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How can we manage young people’s expectations without crushing their dreams?

This week I attended the youth sector’s annual conference Creative Collisions to hear from, and celebrate, the diversity of young people and the youth sector.

Organised by a coalition of 9 leading youth sector organisations the conference had a wide ranging agenda discussing the leading issues facing and energising young people today.

Perhaps because of the looming (elephant in the room, due to purdah) General Election, and Brexit, thoughts of those present were clearly focused around young people’s futures. Whilst a range of important topics including mental health and skills were discussed the main topic sparking debate was social mobility, and one of the young members of the audience asked the question above.

There was an instant response from the audience. When asked what issue delegates at the conference would most like the next PM to take action on, the majority replied social mobility for young people – or lack of it.

The statistics certainly are shocking. Pupils from low income backgrounds are less likely to make good progress at secondary school compared to better off peers and are twice as likely to drop out of education at 16. 24% of children eligible for free school meals attend higher education compared to 42% of children from more privileged backgrounds and took up only 10 per cent of apprenticeships, even though they accounted for 13 per cent of the cohort. Young people from poorer backgrounds are also poorly represented on CV boosting schemes such as the NCS and Duke of Edinburgh Awards.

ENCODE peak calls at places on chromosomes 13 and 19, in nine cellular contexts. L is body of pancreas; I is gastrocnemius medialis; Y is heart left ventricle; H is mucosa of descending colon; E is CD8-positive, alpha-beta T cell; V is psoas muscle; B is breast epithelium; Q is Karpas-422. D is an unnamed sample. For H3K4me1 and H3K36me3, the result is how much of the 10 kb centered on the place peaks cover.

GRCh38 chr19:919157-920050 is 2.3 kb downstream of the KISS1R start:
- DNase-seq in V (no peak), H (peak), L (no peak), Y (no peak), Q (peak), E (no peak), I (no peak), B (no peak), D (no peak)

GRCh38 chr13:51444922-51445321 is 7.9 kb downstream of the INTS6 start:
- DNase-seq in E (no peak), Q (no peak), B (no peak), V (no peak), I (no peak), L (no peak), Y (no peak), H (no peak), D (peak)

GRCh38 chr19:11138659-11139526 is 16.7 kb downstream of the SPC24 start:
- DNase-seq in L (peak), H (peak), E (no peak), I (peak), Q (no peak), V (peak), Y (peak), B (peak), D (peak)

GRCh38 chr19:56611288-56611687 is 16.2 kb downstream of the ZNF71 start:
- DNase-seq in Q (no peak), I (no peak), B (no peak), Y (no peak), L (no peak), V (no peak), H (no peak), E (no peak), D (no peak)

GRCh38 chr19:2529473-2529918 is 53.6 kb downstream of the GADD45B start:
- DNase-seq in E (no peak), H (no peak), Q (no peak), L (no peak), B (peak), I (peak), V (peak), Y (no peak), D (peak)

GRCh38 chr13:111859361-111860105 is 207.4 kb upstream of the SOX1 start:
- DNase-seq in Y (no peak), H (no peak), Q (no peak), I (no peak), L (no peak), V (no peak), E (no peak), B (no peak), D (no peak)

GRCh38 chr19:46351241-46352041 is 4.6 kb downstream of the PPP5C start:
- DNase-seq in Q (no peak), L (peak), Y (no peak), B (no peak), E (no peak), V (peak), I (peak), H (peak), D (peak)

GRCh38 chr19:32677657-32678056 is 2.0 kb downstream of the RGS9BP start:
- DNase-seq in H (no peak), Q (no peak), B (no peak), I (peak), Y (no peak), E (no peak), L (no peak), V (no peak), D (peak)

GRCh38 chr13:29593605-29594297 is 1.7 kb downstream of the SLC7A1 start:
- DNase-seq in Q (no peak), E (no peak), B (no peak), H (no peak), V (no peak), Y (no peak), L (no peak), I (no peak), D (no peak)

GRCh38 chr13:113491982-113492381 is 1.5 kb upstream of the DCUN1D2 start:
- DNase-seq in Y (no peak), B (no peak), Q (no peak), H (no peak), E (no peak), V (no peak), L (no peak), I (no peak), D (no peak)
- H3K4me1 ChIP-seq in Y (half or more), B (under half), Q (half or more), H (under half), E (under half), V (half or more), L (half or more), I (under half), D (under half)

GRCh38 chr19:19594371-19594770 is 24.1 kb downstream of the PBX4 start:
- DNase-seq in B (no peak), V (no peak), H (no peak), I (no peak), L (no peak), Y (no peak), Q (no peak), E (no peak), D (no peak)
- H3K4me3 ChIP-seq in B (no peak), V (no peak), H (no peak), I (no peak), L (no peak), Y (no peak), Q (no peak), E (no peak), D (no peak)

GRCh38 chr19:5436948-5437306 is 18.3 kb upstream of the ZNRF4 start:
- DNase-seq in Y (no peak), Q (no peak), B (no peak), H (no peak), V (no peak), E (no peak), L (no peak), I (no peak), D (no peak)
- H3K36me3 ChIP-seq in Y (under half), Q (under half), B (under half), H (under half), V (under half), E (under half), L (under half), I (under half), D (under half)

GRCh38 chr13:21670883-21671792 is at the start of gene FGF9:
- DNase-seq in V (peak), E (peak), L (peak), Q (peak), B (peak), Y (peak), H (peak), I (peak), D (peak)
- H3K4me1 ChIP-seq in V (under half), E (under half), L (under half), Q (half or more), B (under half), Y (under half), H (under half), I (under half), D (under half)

And the answer? Commonly given is the importance of improving young people’s own aspirations – as if low aspirations themselves are the problem. At Creative Collisions, youth sector leaders and young people argued this was far from the case. Young people often have high aspirations. It’s the reality that lets them down when they come up against the structural inequalities and prejudice that still exist in society in education, work and housing.

The panel at Creative Collisions – drawn from youth sector professionals and academics – argued the importance of equipping young people with the resilience they need to bounce back from these difficult life situations and knock backs.

But as one young speaker pointed out in the question she posed, above, it’s a very fine line between managing young people’s expectations and crushing their dreams.

I was left feeling that there’s a missing piece of the puzzle. Instead of equipping young people with the patience they need to deal with lack of opportunity in post Brexit Britain, we must empower young people to take action to challenge these structural barriers. The youth sector must express and challenge the range of issues that impede social mobility such as the lack of access to work experience; poor advice and guidance; weak vocational routes and access to apprenticeships; and financial disadvantage through low wages and benefit changes. As a sector we must support young people’s political participation, advocacy and lobbying to make change happen and we believe there needs to be a clear, coordinated call to action from the youth sector on how to move forward.

As a funder, the Blagrave Trust supports a charities working to address barriers to positive transitions for young people including work with schools; high quality advice and guidance; and mentoring for disadvantaged young people. We are strong supporters of youth voice initiatives and we fund relevant research and campaigns to support long term change.

We believe that now is the time to listen to young people’s hopes and dreams and put power in their hands so they can design services to allow their dreams – and futures – to flourish.

TH 3-5-17